Water Follies Continue
It is hard to wrap our minds around the campaign to build two giant tunnels to divert Northern California around the San Francisco Bay Delta Estuary. The current battleground is the State Water Resources Control Board. They have begun a scheduled 55 days of hearings for just the first part of the proceeding.
Any logical person would first ask, what are the water quality standards for the Delta that would have to be met by such a massive diversion? The uncontested fact is that the standards have not been updated for over two decades, the time when those outdated standards have proven to be insufficient to protect fish species from imminent extinction.
Yet the powerful water special interests pushed the Brown administration to start the permit process for the tunnels before the standards are updated. They claim that even after they would spend at least $16 billion to build the tunnels, they would agree to cut back their diversions if new protective standards reduce how much they could take.
It is not just environmentalists. Fishers, Delta agricultural and environmental justice groups are also up in arms. An unprecedented number of water districts in the Sacramento and San Joaquin valleys are calling foul as well. They realize that allowing the State to divert that much water into the tunnels would reduce the water supply available for them to meet the needs of their residents, businesses and farms.
Governor Brown is known for properly deriding those who deny climate change. Will it upset him to hear that his own staff are testifying at the hearings that they do not have to consider higher temperatures and more severe droughts when they are planning how to operate these huge diversions?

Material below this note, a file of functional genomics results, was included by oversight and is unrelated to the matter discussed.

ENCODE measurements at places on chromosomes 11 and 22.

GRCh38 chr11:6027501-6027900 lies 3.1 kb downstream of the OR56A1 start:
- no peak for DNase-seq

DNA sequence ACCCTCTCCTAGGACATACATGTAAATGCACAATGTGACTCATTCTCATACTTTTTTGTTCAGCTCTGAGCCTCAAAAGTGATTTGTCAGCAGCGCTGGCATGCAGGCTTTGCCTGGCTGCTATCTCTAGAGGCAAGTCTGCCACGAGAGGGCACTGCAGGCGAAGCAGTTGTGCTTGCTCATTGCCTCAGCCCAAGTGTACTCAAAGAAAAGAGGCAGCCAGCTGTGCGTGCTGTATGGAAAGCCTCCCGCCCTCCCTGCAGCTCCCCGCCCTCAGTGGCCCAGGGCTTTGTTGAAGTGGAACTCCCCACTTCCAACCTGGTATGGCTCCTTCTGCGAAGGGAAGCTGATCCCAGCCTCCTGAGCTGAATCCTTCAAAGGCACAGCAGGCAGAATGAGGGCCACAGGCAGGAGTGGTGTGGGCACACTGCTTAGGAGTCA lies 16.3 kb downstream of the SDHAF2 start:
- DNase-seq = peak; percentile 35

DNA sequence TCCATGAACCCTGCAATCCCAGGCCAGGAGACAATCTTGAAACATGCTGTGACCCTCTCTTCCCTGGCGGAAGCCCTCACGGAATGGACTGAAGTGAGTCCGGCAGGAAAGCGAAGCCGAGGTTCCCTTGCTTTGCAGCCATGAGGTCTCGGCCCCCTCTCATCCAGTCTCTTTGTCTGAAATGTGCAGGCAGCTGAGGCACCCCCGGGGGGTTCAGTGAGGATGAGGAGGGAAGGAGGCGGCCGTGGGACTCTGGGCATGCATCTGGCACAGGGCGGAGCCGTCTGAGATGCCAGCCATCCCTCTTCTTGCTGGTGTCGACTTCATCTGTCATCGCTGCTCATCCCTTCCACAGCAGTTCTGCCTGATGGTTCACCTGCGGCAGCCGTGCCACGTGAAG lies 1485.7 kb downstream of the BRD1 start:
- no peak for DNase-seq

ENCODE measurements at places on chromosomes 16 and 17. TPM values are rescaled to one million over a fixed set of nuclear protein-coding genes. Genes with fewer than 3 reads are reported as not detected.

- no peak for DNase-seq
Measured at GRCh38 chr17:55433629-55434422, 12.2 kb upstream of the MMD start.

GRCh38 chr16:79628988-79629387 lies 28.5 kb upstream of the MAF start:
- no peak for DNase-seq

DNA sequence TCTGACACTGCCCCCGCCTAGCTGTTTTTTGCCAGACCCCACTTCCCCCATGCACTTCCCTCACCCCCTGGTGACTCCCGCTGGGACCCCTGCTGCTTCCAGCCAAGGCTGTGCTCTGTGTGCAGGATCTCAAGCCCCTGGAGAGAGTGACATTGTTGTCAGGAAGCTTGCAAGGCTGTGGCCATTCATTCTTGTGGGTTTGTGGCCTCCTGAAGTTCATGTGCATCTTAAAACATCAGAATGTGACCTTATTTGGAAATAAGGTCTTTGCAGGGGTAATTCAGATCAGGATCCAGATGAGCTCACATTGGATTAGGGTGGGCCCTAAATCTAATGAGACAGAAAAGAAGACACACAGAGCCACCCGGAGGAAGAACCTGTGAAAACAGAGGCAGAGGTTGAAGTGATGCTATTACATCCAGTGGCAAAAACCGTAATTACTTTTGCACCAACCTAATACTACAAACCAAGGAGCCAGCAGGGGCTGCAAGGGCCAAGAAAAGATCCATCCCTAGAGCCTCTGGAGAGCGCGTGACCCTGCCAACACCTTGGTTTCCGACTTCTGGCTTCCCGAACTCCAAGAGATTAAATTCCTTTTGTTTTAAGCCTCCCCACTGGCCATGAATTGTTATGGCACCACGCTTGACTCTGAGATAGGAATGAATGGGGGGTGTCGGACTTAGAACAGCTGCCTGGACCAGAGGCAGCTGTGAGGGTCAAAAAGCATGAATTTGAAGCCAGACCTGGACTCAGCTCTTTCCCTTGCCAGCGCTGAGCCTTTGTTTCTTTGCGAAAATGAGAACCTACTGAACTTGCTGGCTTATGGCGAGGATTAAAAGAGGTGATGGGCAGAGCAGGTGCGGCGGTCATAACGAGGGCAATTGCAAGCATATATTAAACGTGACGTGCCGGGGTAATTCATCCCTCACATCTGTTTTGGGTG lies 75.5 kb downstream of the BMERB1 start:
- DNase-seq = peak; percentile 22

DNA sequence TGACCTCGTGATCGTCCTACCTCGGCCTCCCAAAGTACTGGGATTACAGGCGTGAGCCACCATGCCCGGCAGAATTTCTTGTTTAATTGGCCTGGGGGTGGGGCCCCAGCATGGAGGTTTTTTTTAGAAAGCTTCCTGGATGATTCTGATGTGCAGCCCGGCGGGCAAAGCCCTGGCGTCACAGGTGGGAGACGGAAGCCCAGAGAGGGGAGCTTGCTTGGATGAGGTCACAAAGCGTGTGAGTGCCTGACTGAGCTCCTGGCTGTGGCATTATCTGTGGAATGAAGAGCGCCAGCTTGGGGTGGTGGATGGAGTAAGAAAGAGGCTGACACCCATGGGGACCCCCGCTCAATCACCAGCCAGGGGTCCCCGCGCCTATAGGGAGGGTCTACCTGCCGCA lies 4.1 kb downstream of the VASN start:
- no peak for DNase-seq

While all of this has a weird Alice in Wonderland feel, another major fatal flaw of the tunnels proposal remains unsolvable. Show me the money.
State law prohibits State taxpayers from paying any of the costs. Congress has no interest in sending billions to California (the Congressional rule is known as ABC – Anywhere But California).
That leaves water districts and their ratepayers to pick up the tab. Metropolitan Water District’s General Manager is pushing his Board of Directors to commit to putting up about a quarter of the $16 billion initial construction cost. An important note: that estimate is based on only 10% of the design completed. Actual costs would undoubtedly be much greater – remember the Bay Bridge overruns?
But even just looking at the $16 billion none of the other potential funding partners have committed. Santa Clara Valley Water District has begun to ask the hard questions including what better alternatives are available to meet their water supply needs.
However the real Achilles heels are the Westlands Water District and Kern County Water Agency. They would have to pay over half the cost. Just imagine going to their farmers and asking them to borrow around $10 billion for a project that would take at least 20 years to come on line with no guarantee whatsoever they would get an additional drop of water even if it is built.
With all those problems and more, what’s likely to happen? We believe that sometime in the next 12 months the tunnels proposal will collapse of its own weight. After the proponents complete their grieving process we will reach out to them again with ideas for a sustainable water, energy, climate change, and job creating program.
Water Follies Continue